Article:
Is Tofu Bad For You
Despite the many health benefits of tofu, some people are still hesitant to add this food to their diet, especially in high amounts.
While the evidence overwhelmingly supports the idea that tofu is a healthy alternative to meat, there are some situations in which eating a lot of tofu and soy may not be a good idea.
Research On Soy And Disease
Learn more about the research on soy and specific diseases or other conditions:
Soy protein took center stage after research showed that it might lower levels of harmful cholesterol. A 1995 meta-analysis of 38 controlled clinical trials showed that eating approximately 50 grams of soy protein a day in place of animal protein reduced harmful LDL cholesterol by 12.9 percent. Such reductions, if sustained over time, could mean a greater than 20% lower risk of heart attack, stroke, or other forms of cardiovascular disease. In response to this finding, in 1999 the Food and Drug Administration allowed companies to claim that diets low in saturated fat and cholesterol that also contain soy may reduce the risk of heart disease.
However, a number of studies since have tempered that finding. According to a comprehensive update of soy research by the nutrition committee of the American Heart Association published in 2000, eating 50 grams of soy per day lowered LDL by only about 3%. In October 2017, after review of additional scientific studies since the health claim was authorized, the FDA proposed a rule to revoke the claim because numerous studies presented inconsistent findings on the relationship between soy protein and heart disease. Some of these inconsistencies may have resulted because soy was compared with a variety of alternative foods.
Another prospective study followed 1,954 American women who were breast cancer survivors for six years. Key highlights of the study:
Favor Whole Soy Foods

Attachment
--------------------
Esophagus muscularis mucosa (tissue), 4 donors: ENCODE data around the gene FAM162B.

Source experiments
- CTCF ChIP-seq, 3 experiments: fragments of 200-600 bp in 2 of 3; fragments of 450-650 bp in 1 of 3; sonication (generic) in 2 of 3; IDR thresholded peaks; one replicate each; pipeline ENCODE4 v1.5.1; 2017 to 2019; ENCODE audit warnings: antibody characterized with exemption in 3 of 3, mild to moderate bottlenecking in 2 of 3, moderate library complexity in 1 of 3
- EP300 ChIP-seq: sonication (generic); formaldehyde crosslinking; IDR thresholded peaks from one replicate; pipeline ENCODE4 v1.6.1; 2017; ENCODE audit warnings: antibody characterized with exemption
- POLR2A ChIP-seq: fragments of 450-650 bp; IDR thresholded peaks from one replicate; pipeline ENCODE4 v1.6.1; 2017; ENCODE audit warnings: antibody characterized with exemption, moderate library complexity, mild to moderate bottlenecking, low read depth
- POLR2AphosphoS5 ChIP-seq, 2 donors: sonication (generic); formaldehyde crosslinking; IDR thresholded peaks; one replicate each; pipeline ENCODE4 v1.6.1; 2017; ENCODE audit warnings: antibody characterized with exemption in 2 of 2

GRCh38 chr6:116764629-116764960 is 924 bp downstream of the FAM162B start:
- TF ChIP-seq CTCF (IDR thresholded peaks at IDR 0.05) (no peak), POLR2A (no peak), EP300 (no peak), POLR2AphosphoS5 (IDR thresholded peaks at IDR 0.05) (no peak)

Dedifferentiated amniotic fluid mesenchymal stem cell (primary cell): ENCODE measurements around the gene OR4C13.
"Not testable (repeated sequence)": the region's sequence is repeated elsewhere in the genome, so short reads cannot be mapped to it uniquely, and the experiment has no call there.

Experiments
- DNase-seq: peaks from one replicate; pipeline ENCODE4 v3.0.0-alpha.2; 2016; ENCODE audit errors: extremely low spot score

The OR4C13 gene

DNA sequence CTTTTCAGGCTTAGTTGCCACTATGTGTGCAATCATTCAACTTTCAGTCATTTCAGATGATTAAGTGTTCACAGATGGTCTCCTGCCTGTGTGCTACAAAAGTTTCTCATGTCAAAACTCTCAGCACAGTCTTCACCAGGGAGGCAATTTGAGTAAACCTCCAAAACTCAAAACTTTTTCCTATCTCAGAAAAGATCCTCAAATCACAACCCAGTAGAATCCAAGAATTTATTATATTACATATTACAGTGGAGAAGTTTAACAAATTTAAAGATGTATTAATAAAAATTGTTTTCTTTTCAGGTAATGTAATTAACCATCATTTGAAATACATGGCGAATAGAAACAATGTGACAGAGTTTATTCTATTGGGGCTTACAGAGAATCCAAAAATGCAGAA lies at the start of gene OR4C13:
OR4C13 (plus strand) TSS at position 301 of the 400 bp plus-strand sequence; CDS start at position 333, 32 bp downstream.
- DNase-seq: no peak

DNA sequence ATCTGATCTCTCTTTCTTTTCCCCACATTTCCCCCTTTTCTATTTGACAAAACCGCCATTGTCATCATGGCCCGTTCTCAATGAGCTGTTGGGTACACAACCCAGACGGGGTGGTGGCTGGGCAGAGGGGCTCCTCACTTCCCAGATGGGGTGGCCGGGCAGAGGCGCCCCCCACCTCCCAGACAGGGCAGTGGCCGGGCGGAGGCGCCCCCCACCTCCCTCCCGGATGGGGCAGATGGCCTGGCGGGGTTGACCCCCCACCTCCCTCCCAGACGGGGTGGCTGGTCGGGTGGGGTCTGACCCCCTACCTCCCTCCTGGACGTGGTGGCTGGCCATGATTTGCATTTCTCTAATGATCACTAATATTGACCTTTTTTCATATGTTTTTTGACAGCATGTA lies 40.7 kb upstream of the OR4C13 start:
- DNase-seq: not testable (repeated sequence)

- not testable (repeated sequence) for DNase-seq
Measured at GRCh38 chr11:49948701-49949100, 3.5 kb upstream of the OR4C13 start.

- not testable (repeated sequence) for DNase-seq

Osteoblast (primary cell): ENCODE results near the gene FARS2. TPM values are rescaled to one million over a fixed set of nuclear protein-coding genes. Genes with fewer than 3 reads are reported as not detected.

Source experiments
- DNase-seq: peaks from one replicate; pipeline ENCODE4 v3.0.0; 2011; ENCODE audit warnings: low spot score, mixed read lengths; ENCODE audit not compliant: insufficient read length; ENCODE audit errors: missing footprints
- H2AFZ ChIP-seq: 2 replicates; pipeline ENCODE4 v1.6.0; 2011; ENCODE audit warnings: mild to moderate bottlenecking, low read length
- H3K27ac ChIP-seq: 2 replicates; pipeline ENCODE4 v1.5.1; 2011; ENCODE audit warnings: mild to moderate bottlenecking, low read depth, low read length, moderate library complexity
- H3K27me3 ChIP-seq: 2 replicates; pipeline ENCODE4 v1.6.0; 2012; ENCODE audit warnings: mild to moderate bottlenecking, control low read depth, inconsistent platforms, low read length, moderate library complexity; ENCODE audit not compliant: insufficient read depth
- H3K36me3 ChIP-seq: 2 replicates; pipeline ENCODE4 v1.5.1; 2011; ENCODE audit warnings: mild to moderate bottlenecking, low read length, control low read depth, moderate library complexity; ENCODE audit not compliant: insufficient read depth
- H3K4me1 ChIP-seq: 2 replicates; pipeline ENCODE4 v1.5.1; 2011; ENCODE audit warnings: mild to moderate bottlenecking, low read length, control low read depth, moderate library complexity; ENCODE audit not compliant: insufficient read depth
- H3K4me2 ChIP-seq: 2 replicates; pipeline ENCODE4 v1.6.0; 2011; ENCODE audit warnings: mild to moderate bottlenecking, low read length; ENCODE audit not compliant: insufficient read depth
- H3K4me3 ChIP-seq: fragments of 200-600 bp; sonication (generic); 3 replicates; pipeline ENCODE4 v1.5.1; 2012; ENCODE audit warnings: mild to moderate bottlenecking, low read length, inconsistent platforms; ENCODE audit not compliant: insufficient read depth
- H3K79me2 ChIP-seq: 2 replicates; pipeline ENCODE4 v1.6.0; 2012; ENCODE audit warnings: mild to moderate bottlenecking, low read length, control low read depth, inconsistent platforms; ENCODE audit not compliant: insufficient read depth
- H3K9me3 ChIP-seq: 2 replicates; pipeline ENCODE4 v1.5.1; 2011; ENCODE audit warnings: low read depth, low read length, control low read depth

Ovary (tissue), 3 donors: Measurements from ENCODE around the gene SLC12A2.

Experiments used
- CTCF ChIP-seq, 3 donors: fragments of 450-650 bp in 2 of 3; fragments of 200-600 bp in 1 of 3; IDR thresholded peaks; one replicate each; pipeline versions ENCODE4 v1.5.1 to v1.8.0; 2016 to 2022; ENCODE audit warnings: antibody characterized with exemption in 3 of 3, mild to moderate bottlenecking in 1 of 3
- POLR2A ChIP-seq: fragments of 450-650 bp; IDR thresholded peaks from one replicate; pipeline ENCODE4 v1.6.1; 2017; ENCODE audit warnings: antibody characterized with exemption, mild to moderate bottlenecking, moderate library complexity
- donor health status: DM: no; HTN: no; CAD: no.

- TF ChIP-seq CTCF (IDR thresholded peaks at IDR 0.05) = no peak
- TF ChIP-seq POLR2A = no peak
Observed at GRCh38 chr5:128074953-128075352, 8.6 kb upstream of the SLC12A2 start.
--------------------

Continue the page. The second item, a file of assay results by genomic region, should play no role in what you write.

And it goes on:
While foods made using whole soybeans like edamame, tofu, and soy milk have health benefits, highly processed soy products likely do not. Some food companies have separated protein from whole soybeans and used it to make soy protein isolate. Theyve packed this isolate into shakes and turned it into meat substitutes. Unfortunately, soy protein isolate may not be healthy. In fact, its been shown to increase the amount of insulin-like growth factor in the blood, just like cows milk. Insulin-like growth factor can promote cancer growth. So stick to simple soy products like tofu, tempeh, edamame, soy milk, or miso. These foods may help protect against cancer while providing health benefits.
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What Are The Health Concerns Of Excess Estrogen
Excess estrogen in men is linked to a number of serious health concerns that can impact short-term and long-term health.
Estrogen dominance is a toxic condition. Estrogen is the hormone that promotes growth and development. Too much estrogen is linked to the growth and spread of cancerous tumors. Researchers have especially studied the connection betweenexcess estrogen and breast cancer in both men and women. Excess estrogen may also increasethe risk for testicular and prostatic cancers.
Read:Does My Husband Have Prostate Cancer?
High levels of estrogen are also linked to weight gain. Estrogen likes to hold on to fat cells, which can make weight loss a challenge. Excess estrogen also upsets insulin levels. Insulin metabolizes sugar when insulin is out of whack, it doesnt fully process these sugars. If insulin cant remove sugar from the bloodstream, the body starts storing that sugar as fat. This creates weight gain and eventually can lead to insulin resistance andtype 2 diabetes.
Reducing estrogen levels andincreasing testosterone levels can increase muscle mass and decrease fat mass.
Excess estrogen can also causethyroid concerns anddepress the immune system. Other health concerns from thishormone imbalance include:
- Sexual dysfunction
Does Estrogen Cause Hair Loss
09 Jul 2022
- Written by Dr. Patricia Shelton on July 10, 2022
Its very common for men to lose hair as they get older, due to the effects of a particular type of testosterone known as DHT. Many people think of hair loss as primarily a male problem. However, its also common for women to experience hair loss as they age, particularly after menopause.
Why do women lose hair at menopause? Is there a relationship between estrogen levels and hair loss? Can estradiol cause hair loss, or can drops in various forms of estrogen cause it? Do changes in estrogen with menopause lead to changes in hair growth?